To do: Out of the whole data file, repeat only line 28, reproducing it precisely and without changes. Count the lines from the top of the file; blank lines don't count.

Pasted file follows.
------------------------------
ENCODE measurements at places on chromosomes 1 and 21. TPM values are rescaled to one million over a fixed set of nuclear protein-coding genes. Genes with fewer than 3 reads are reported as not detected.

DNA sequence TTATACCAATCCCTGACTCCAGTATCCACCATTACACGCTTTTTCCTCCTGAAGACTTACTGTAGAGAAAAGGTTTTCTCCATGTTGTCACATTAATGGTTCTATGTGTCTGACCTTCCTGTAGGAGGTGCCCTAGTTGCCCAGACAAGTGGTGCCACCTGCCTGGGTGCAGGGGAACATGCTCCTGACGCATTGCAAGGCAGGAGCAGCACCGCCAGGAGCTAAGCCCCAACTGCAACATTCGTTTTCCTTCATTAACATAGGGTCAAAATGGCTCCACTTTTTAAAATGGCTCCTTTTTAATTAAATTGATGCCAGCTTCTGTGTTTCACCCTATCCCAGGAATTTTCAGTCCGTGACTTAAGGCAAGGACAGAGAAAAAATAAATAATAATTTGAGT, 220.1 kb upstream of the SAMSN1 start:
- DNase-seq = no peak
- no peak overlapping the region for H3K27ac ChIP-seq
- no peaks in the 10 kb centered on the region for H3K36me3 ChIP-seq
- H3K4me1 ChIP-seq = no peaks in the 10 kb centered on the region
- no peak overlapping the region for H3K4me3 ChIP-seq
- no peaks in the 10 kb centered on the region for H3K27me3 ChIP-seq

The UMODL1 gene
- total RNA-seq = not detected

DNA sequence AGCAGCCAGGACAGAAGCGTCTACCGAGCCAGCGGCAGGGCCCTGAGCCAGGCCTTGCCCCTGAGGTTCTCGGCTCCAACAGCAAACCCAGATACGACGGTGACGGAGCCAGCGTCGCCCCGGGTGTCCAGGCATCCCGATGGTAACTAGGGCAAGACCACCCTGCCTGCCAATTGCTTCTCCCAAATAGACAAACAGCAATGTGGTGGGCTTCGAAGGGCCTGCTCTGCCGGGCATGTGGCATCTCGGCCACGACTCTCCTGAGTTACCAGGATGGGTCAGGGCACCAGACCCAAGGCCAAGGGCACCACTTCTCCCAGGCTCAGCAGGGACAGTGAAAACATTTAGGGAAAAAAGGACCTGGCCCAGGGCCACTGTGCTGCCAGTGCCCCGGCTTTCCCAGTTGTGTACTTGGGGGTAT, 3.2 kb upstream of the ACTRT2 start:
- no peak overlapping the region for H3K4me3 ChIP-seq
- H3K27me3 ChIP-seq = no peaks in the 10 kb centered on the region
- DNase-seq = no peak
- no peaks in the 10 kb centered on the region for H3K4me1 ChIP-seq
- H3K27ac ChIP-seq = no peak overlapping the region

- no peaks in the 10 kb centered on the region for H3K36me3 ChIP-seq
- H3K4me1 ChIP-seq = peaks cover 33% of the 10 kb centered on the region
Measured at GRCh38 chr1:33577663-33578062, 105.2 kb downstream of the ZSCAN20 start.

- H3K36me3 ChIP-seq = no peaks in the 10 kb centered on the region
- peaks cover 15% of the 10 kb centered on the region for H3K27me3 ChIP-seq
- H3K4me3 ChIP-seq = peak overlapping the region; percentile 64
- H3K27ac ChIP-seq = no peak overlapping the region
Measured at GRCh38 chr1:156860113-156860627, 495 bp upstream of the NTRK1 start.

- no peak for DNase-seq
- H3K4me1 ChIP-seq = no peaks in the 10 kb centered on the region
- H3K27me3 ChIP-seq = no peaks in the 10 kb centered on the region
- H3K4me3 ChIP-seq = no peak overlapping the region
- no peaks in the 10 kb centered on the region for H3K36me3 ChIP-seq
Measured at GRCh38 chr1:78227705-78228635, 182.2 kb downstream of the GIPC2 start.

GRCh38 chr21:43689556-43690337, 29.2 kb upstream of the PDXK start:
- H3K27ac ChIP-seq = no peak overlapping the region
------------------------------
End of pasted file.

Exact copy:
- H3K4me3 ChIP-seq = no peak overlapping the region